Unlike my normal, school day morning, I managed to get up and get myself coffee in time to hear President Obama’s speech in Cairo, Egypt live this morning. While a good speech, it was not the moving speech we heard on his campaign trail last fall.
Many items discussed in the speech made me think that Obama called on his time as a professor to make this speech. He was distinctly trying to teach his audience, both in Cairo and back home in the US, how intricately the worlds of the United States and Muslim nations are intertwined.
President Obama began the speech with a discussion of the “great tensions” between the US and Muslims around the world. He noted that these tensions were fueled by colonialism, a cold war, and the changes that globalization brings which threaten some religious tenets. He also was quick to note that these tensions are being exploited by extremists.
Obama went on to say that as long as religions are defined by differences, they will sow hate. It is time for a new beginning. America and Islam are not mutually exclusive but share common principles. He quoted the Holy Koran – “Be conscious of God and speak always the truth.” – in pointing out that the US will say in public the same things it is saying private and that we must listen to, learn from each other.
Obama, then, listed contributions Muslims have made to the world. He also pointed out that it was a Muslim nation – Morocco – that first recognized the United States as a new country with the Treaty of Tripoli.
After veiled mentions of Pakistan and North Korea – describing what is going on in these countries without mentioning the countries specifically, President Obama indicated that we should not ignore the faces of tension but should face these tenisons squarely. He went on to discuss seven tensions that need to be confronted squarely.
- Violent extremism in all of its forms – Obama reiterated that the US is not now, nor has never been, at war with Islam but will go after extremists around the globe. Islam is not a part of the problem but a part of what is necessary to achieve peace. The sooner extremists are gone, the sooner the world will be a safer place.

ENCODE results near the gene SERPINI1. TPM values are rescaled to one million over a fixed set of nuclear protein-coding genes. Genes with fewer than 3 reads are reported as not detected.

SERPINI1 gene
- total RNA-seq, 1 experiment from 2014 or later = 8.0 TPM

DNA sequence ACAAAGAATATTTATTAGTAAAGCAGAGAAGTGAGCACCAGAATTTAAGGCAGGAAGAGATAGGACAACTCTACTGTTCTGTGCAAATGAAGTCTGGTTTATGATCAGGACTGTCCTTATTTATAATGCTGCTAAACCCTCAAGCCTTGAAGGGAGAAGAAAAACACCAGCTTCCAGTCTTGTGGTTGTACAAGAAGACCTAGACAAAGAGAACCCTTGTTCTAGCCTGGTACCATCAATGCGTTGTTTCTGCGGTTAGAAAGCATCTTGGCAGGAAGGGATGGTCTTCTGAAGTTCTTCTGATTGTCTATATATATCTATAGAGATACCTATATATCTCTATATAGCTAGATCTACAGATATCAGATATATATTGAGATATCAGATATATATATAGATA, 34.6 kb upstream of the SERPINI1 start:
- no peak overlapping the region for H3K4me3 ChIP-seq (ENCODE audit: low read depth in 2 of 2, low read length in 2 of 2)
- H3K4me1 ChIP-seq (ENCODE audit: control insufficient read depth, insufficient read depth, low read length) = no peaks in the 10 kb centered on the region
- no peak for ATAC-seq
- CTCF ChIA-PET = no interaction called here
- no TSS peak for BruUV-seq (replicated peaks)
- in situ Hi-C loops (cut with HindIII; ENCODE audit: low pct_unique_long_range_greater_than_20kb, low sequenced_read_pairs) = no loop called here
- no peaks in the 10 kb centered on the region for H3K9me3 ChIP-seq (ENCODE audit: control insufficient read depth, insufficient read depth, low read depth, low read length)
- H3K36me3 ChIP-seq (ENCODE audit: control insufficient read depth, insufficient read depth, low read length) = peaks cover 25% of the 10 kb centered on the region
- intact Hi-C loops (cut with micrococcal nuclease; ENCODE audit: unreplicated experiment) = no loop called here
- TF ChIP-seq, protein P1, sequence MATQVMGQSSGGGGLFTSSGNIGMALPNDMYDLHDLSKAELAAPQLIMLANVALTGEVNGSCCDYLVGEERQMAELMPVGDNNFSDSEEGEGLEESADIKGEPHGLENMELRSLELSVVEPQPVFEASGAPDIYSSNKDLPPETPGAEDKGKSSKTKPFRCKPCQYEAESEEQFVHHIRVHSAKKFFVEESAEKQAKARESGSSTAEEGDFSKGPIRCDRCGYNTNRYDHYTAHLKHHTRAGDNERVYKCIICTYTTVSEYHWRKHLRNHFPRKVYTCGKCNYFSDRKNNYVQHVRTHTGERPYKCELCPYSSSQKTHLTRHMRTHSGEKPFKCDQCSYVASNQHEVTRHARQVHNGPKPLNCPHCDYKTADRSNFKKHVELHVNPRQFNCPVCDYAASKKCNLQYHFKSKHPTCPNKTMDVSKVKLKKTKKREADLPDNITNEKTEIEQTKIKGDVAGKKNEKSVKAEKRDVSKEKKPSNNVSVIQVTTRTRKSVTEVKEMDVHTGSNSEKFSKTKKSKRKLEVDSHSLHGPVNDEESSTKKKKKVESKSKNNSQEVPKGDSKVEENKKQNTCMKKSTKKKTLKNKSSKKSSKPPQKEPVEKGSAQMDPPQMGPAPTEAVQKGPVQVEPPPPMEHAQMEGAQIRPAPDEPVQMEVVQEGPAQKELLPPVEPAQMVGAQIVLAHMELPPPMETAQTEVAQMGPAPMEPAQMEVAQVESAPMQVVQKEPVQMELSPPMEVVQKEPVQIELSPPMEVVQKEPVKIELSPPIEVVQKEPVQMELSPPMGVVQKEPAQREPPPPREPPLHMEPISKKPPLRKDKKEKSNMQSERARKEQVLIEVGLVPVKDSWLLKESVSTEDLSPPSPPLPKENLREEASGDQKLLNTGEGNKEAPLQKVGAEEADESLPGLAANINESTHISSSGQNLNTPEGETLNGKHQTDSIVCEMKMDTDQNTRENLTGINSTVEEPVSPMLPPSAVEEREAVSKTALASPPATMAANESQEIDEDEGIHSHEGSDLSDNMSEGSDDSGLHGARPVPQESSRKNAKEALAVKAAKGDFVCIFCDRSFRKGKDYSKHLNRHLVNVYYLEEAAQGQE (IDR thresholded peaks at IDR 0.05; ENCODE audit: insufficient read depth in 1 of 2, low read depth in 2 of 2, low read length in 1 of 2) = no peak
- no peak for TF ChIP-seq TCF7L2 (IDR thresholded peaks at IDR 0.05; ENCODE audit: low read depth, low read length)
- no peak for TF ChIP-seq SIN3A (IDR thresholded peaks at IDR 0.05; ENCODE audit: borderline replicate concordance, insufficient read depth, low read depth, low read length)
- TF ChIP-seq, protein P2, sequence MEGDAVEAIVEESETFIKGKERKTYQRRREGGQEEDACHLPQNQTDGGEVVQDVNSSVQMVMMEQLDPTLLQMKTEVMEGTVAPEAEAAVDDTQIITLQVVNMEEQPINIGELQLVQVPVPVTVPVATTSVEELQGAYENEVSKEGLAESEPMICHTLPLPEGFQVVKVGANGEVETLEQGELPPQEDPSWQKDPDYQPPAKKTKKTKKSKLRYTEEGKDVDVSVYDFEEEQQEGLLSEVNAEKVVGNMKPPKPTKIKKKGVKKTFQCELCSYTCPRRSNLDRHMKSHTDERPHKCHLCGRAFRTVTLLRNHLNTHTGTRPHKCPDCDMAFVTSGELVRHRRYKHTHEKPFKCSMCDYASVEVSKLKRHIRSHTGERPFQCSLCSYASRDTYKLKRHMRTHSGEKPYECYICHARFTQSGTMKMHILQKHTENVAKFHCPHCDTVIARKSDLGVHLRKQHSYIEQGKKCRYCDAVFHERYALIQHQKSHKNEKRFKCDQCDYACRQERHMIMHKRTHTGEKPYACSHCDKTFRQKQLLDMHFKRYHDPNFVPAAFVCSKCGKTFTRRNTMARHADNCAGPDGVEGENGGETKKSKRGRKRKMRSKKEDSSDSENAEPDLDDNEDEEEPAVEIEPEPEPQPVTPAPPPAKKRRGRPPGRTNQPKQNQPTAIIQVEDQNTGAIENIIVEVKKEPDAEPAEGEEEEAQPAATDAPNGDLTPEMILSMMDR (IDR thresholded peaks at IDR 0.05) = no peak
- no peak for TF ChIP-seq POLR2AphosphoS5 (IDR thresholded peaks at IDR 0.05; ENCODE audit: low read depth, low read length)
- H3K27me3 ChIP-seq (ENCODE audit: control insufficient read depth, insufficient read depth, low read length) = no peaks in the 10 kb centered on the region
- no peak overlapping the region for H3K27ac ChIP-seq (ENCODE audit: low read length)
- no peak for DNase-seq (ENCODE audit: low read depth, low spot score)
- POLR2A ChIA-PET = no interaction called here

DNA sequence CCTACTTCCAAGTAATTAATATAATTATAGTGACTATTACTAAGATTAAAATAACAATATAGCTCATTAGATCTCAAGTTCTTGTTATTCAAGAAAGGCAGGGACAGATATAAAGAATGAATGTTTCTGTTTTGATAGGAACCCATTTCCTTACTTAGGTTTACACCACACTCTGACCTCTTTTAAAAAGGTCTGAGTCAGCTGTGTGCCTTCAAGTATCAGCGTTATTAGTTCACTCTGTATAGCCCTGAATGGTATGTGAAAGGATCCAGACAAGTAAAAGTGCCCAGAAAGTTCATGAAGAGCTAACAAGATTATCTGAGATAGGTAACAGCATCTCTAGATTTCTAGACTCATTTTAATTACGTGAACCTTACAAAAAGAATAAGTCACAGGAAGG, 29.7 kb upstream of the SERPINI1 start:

- The issue of Israelis, Palestinians and the Arab World – Obama stated that to deny the Holocaust is hateful and causes Israelis pain. Palestinians are caused pain by their continued dislocation, which is an intolerable situation. There have been decades of stalemate in this area. There are two peoples with aspirations that may differ with the exception of both having a valid aspiration of a homeland. The only resolution is for two states. Hamas must put an end to its violence and recognize Israel’s right to exist. Israel must stop building additional settlements and recognize Palestine’s right to exist. Arab states must help Palestine view progress over a self-defeating view of the past as best.
- Shared Interest of Rights and Responsibilities of Nations on Nuclear Weapons – Obama concentrated on Iran in this area. He said he is willing to forget the past, the well-known history between the two countries and move forward with a mutual respect.
- Democracy – Obama stated clearly that no system of government should be forced on a country by another. He also let it be known, in case there was any doubt, that the US is commited to any government that shows the will of its people, regardless of type of government.
- Religious Freedom – Obama noted that the richness of religious diversity must be upheld. This is central to the ability of people to live together.
- Women’s Rights – There is a healthy debate regarding this issue. Debate is good. Women who are denied an education are also denied equality. Countries where women are well-educated will prosper. Obama also announced that the US will partner with any Muslim country that looks to educate its young women.
- Economic Development and Opportunity – Education and innovation are the currency of the 21st century.
In closing, Obama noted that we have the power to make the world we seek. He also called on the young people of the world, regardless of religion and nationality, to help remake the world as they have the power to do so.
While I found nothing controversial in the words my president had to say this morning, I was a little disturbed by the order in which he chose to point out the specific issues/tensions which need to be confronted. Maybe it is just the slant at which I view the world as a woman but I believe that women’s rights – including that to education – would help with many of the other tensions. Women who are educated take more of an interest in the way they live, in the government of their countries, in the policies of their governments. Making all peoples equal – whether according to gender or according to religion – will make many of the other tensions easier to deal with.